FIEP Procedures
504 Resource
Policy 2419
Parent Advocacy Guide
Policy 4373
Special Education section 504 guidelines
Participation Guidelines

IDEA 2004 – 
Individuals with Disabilities Education Act
Federal Statute and Regulations

U.S. Department of Education Website To Assist Users in Navigating IDEA
IDEA Law and Guidance

Educating, Motivating, and Advocating for appropriate Special Education

– a user-friendly program for families!

 “At IEP meetings, I feel so helpless.”

“They refer to my son in these meetings as ‘the student’ – never by his name.”

“I’m always told my child ‘just needs to try harder’ even though we do 4 hours of homework every night.”

“I’m just not sure what to say, I’m so intimidated.”

 “The teachers and the principal know what’s best for my child, don’t they?”

Many parents of children with disabilities, and youth with disabilities themselves, are intimidated by the special education processes that are put in place by the public education system.  These processes are supposed to be a part of the federal guarantee that children with disabilities receive the most appropriate education in the least restrictive environment.

Although the Individuals with Disabilities Education Act (IDEA),  provides a legal foundation for including children with disabilities into educational setting with their typically developing peers, as opposed to segregating them in “special schools”, what happens to them when (and if?) they are found eligible for special education services? Consider the following when answering this question:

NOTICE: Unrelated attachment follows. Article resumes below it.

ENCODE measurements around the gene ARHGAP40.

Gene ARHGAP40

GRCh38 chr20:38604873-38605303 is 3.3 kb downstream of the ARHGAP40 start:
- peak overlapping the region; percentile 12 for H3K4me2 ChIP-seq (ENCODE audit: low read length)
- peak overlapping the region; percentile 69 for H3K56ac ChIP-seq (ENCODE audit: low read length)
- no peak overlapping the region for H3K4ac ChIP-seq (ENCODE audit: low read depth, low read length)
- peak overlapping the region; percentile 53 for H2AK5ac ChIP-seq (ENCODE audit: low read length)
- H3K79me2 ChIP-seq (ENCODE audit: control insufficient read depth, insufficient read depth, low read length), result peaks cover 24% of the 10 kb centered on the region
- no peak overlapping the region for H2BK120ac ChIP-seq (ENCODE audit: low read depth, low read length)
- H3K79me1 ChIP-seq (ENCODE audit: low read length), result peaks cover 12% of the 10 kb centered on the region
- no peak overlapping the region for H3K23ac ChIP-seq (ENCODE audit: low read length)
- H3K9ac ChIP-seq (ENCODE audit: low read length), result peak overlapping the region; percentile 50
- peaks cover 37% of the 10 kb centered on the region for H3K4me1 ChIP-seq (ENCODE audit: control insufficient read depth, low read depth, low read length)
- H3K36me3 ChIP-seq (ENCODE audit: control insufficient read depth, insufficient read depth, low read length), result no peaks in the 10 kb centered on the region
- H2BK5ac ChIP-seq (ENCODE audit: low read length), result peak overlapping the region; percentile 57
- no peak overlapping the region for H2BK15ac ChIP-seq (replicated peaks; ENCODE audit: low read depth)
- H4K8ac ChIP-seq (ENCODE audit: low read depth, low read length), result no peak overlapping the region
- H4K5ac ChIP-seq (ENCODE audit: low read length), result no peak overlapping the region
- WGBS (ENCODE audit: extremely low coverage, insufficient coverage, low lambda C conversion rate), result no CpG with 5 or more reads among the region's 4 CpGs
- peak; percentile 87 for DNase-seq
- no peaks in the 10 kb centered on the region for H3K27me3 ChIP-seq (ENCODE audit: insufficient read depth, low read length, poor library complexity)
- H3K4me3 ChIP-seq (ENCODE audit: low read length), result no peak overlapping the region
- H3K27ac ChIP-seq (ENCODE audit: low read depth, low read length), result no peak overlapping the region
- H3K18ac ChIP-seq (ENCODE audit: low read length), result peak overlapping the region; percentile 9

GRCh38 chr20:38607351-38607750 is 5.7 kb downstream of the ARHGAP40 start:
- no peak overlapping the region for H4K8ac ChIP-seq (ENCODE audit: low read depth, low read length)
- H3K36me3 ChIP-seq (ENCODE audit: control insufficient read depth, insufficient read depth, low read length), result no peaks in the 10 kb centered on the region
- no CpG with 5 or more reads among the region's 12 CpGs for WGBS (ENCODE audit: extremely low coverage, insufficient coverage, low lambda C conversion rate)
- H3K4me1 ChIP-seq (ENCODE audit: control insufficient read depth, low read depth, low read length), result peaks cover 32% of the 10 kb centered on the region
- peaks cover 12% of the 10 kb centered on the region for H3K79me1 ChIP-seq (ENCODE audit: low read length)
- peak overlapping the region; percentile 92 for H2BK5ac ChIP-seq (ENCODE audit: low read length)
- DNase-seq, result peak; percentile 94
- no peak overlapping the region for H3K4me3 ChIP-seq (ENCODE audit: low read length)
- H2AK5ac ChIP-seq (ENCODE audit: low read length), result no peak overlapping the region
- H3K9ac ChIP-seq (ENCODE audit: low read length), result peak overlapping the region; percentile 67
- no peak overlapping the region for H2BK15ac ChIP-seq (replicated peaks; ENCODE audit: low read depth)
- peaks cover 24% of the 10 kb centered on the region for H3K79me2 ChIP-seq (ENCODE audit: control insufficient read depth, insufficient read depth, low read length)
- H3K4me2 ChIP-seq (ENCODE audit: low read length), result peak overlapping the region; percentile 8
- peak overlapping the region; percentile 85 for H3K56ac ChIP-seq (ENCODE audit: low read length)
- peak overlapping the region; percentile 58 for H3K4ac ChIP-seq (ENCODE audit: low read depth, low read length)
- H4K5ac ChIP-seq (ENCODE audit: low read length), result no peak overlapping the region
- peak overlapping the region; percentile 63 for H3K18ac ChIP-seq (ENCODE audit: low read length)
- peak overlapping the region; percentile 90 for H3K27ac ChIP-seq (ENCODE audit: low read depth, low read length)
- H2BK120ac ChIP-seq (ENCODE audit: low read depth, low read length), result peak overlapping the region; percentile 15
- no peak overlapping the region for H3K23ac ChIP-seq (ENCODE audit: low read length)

• Do teachers have the knowledge and training to provide an education that is appropriate to children with disabilities?
  • Do general education teachers want children with disabilities in their classrooms?
  • Do principals and other school administrators have a strong enough special education background to provide appropriate leadership to their teachers and staff who work with children with disabilities?
  • Are parents of children with disabilities and older youth with disabilities truly valued as part of the IEP team, and their input utilized and considered in the development of the IEP?

On any given day, in any given meeting throughout West Virginia, the answer to one or more of these questions is undeniably “NO”. When that fear becomes a reality, parents of children with disabilities are left helpless to provide the last line of defense in educating their child appropriately, if they don’t have the skills and tools necessary to effectively advocate for their child’s specific needs.